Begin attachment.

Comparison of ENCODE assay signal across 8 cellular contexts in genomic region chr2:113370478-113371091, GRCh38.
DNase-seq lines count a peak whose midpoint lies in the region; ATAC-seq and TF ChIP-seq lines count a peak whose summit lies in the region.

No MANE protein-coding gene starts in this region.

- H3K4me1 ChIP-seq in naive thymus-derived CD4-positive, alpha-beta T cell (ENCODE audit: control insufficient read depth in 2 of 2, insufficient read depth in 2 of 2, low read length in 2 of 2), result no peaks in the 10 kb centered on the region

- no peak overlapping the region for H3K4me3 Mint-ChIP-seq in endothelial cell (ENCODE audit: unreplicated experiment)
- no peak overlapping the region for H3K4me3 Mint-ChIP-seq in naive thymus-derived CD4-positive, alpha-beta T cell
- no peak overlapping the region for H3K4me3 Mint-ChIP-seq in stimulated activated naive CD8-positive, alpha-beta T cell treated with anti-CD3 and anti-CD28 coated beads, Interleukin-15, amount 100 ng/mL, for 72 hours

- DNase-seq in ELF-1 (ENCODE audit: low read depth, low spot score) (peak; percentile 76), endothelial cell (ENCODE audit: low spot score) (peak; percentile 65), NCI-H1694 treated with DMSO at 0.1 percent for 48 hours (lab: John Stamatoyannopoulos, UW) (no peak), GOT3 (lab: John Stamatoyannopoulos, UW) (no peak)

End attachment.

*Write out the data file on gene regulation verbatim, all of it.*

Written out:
Comparison of ENCODE assay signal across 8 cellular contexts in genomic region chr2:113370478-113371091, GRCh38.
DNase-seq lines count a peak whose midpoint lies in the region; ATAC-seq and TF ChIP-seq lines count a peak whose summit lies in the region.

No MANE protein-coding gene starts in this region.

- H3K4me1 ChIP-seq in naive thymus-derived CD4-positive, alpha-beta T cell (ENCODE audit: control insufficient read depth in 2 of 2, insufficient read depth in 2 of 2, low read length in 2 of 2), result no peaks in the 10 kb centered on the region

- no peak overlapping the region for H3K4me3 Mint-ChIP-seq in endothelial cell (ENCODE audit: unreplicated experiment)
- no peak overlapping the region for H3K4me3 Mint-ChIP-seq in naive thymus-derived CD4-positive, alpha-beta T cell
- no peak overlapping the region for H3K4me3 Mint-ChIP-seq in stimulated activated naive CD8-positive, alpha-beta T cell treated with anti-CD3 and anti-CD28 coated beads, Interleukin-15, amount 100 ng/mL, for 72 hours

- DNase-seq in ELF-1 (ENCODE audit: low read depth, low spot score) (peak; percentile 76), endothelial cell (ENCODE audit: low spot score) (peak; percentile 65), NCI-H1694 treated with DMSO at 0.1 percent for 48 hours (lab: John Stamatoyannopoulos, UW) (no peak), GOT3 (lab: John Stamatoyannopoulos, UW) (no peak)